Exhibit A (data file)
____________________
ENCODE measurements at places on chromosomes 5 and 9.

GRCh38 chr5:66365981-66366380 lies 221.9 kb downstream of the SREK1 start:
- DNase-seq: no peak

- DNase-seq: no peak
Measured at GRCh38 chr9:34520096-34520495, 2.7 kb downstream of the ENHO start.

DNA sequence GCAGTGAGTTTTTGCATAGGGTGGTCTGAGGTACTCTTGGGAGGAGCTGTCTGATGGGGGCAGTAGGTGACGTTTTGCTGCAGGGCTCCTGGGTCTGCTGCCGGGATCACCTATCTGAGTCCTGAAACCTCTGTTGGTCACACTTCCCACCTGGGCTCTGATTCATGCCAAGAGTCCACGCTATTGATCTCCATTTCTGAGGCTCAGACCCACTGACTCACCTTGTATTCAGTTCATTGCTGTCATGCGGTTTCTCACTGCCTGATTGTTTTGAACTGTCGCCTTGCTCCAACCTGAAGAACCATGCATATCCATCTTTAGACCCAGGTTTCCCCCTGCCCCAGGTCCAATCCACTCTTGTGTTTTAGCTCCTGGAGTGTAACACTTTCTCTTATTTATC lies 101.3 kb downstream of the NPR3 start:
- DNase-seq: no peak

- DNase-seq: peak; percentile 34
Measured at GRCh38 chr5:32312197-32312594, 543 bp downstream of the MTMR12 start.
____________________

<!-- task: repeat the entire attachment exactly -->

ENCODE measurements at places on chromosomes 5 and 9.

GRCh38 chr5:66365981-66366380 lies 221.9 kb downstream of the SREK1 start:
- DNase-seq: no peak

- DNase-seq: no peak
Measured at GRCh38 chr9:34520096-34520495, 2.7 kb downstream of the ENHO start.

DNA sequence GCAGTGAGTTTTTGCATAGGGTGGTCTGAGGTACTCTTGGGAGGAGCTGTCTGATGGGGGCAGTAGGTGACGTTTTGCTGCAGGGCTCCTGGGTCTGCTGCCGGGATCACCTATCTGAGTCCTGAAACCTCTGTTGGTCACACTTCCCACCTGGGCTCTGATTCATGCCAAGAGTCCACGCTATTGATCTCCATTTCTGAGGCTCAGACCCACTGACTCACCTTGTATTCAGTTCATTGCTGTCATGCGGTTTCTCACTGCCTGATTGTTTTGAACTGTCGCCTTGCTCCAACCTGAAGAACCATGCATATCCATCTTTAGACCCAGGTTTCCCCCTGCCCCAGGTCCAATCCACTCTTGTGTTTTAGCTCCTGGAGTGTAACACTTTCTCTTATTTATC lies 101.3 kb downstream of the NPR3 start:
- DNase-seq: no peak

- DNase-seq: peak; percentile 34
Measured at GRCh38 chr5:32312197-32312594, 543 bp downstream of the MTMR12 start.